One of the most cited books in mathematics, John Milnor's exposition of Morse theory has been the most important bo
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Table of contents :
CONTENTS
PREFACE
PART I. NONDEGENERATE SMOOTH FUNCTIONS ON A MANIFOLD
§1. Introduction
§2. Definitions and Lemmas
§3. Homotopy Type in Terms of Critical Values
§4. Examples
§5. The Morse Inequalities
§6. Manifolds in Euclidean Space: The Existence of Nondegenerate Functions
§7. The Lefschetz Theorem on Hyperplane Sections
PART II. A RAPID COURSE IN RIEMANNIAN GEOMETRY
§8. Covariant Differentiation
§9. The Curvature Tensor
§10. Geodesics and Completeness
PART III. THE CALCULUS OF VARIATIONS APPLIED TO GEODESICS
§11. The Path Space of a Smooth Manifold
§12. The Energy of a Path
§13. The Hessian of the Energy Function at a Critical Path
§14. Jacobi Fields: The Nullspace of E**
§15. The Index Theorem
§16. A Finite Dimensional Approximation to Ω^c
§17. The Topology of the Full Path Space
§18. Existence of Nonconjugate Points
§19. Some Relations Between Topology and Curvature
PART IV. APPLICATIONS TO LIE GROUPS AND SYMMETRIC SPACES
§20. Symmetric Spaces
§21. Lie Groups as Symmetric Spaces
§22. Whole Manifolds of Minimal Geodesics
§23. The Bott Periodicity Theorem for the Unitary Group
§24. The Periodicity Theorem for the Orthogonal Group
APPENDIX. THE HOMOTOPY TYPE OF A MONOTONE UNION
Annals of Mathematics Studies Number 5 1
MORSE T H E O R Y BY
J. Milnor Based on lecture notes by M. SPIVAK and R. WELLS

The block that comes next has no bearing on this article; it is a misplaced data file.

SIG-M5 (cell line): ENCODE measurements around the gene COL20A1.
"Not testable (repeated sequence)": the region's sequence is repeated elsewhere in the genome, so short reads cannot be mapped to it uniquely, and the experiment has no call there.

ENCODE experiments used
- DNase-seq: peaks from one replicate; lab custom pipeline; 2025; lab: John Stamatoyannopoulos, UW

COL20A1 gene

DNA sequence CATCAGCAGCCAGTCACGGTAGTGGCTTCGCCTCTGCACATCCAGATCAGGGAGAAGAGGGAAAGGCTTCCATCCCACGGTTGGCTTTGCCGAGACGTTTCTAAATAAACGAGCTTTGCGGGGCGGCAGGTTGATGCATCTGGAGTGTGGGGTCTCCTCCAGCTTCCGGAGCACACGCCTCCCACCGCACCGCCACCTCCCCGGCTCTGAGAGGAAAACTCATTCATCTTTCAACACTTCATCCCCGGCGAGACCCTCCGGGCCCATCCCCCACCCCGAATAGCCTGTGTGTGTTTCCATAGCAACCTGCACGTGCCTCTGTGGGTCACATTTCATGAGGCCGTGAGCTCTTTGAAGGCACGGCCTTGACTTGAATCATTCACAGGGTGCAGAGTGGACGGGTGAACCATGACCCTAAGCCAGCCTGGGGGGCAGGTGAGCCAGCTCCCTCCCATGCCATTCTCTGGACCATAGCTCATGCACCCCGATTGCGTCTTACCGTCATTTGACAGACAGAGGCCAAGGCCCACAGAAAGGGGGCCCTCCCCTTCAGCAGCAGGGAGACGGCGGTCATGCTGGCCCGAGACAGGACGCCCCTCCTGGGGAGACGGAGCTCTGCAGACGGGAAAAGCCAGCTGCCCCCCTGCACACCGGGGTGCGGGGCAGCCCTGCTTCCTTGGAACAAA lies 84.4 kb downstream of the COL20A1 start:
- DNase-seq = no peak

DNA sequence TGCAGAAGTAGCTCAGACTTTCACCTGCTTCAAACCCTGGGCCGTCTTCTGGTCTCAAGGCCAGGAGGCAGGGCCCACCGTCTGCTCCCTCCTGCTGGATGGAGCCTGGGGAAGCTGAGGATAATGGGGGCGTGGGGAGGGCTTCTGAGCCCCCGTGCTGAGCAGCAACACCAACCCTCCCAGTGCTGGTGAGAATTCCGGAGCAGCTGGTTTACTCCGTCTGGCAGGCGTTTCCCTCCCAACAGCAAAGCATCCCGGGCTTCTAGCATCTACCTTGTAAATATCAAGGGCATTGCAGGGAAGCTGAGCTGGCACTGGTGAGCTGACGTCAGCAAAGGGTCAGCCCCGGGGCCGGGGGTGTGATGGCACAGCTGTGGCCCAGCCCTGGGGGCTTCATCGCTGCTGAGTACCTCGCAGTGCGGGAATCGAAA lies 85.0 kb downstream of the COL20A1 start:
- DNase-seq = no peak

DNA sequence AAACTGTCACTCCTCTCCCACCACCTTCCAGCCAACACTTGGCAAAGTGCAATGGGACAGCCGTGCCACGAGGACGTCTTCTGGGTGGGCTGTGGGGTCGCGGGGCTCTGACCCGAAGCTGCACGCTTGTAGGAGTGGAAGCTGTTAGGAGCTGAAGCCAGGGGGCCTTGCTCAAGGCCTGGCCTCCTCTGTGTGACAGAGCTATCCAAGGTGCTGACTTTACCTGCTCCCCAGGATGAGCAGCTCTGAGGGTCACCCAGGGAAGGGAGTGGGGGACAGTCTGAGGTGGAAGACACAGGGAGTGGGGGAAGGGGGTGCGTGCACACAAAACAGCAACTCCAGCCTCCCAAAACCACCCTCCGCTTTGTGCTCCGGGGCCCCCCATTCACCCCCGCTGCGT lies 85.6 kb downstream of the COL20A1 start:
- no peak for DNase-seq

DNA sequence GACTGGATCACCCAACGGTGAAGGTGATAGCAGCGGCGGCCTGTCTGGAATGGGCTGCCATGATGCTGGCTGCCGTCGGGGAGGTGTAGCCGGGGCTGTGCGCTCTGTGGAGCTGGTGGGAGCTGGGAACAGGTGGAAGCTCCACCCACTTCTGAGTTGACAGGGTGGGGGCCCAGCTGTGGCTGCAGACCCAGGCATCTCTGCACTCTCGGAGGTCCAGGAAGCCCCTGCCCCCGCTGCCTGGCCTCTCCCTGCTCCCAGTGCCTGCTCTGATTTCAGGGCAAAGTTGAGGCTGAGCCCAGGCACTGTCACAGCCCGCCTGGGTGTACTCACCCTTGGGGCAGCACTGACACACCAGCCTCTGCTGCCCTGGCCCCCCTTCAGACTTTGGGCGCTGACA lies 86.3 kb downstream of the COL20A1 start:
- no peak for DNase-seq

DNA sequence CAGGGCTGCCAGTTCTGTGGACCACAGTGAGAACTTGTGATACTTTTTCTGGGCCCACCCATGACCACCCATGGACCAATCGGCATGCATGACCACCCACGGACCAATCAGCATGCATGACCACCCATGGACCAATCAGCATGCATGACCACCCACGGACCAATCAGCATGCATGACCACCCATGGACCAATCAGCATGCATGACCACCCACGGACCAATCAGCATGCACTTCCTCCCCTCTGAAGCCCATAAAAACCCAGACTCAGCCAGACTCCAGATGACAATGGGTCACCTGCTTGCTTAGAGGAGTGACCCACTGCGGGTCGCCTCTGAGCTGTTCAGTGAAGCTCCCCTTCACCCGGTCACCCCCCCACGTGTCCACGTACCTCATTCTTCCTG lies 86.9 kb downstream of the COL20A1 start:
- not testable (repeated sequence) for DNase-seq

PRINCETON, NEW JERSEY PRINCETON UNIVERSITY PRESS
Copyright © 1963, © 1969, by Princeton University Press All Rights Reserved L.C. Card 6313729 ISBN 0691080089 Third Printing, with corrections and a new Preface, 1969 Fourth Printing, 1970 Fifth Printing, 1973
Printed in the United States of America 19
18
17
16
15
14
PREFACE This book gives a presentday account of Marston Morse's theory of the calculus of variations in the large.
However, there have been im
portant developments during the past few years which are not mentioned Let me describe three of these R. Palais and S. 3male have studied Morse theory for a realvalued function on an infinite dimensional manifold and have given direct proofs of the main theorems, without making any use of finite dimensional ap proximations.
The manifolds in question must be locally diffeomorphic
to Hilbert space, and the function must satisfy a weak compactness con dition. M
As an example, to study paths on a finite dimensional manifold
one considers the Hilbert manifold consisting of all absolutely con
tinuous paths
or. [o,l 3 > M with square integrable first derivative. Ac
counts of this work are contained in R. Palais, Morse Theory on Hilbert Manifolds, Topology, Vol. 2 (1963), pp. 29931*0; and in S. Smale, Morse Theory and a Nonlinear Generalization of the Dirichlet Problem, Annals of Mathematics, Vol. 80 (196I+), pp. 382396. The Bott periodicity theorems were originally inspired by Morse theory
(see part IV). However, more elementary proofs, which do not in
volve Morse theory at all, have recently been given.
See M. Atiyah and
R. Bott, On the Periodicity Theorem for Complex Vector Bundles,Acta Mathematica, Vol. 112 (1964), pp. 2292t7, as well as R. Wood, Banach Algebras and Bott Periodicity, Topology, b (196566), pp. 3 7 1 3 8 9 Morse theory has provided the inspiration for exciting developments in differential topology by S. Smale, A. Wallace, and others, including a proof of the generalized Poincare hypothesis in high dimensions.
I
have tried to describe some of this work in Lectures on the hcobordism theorem, notes by L. Siebenmann and J. Sondow, Princeton University Press, 1965.
Let me take this opportunity to clarify one term which may cause fusion.
In §12 I use the word "energy" for the integral v
con
vi
PREFACE
E=y
0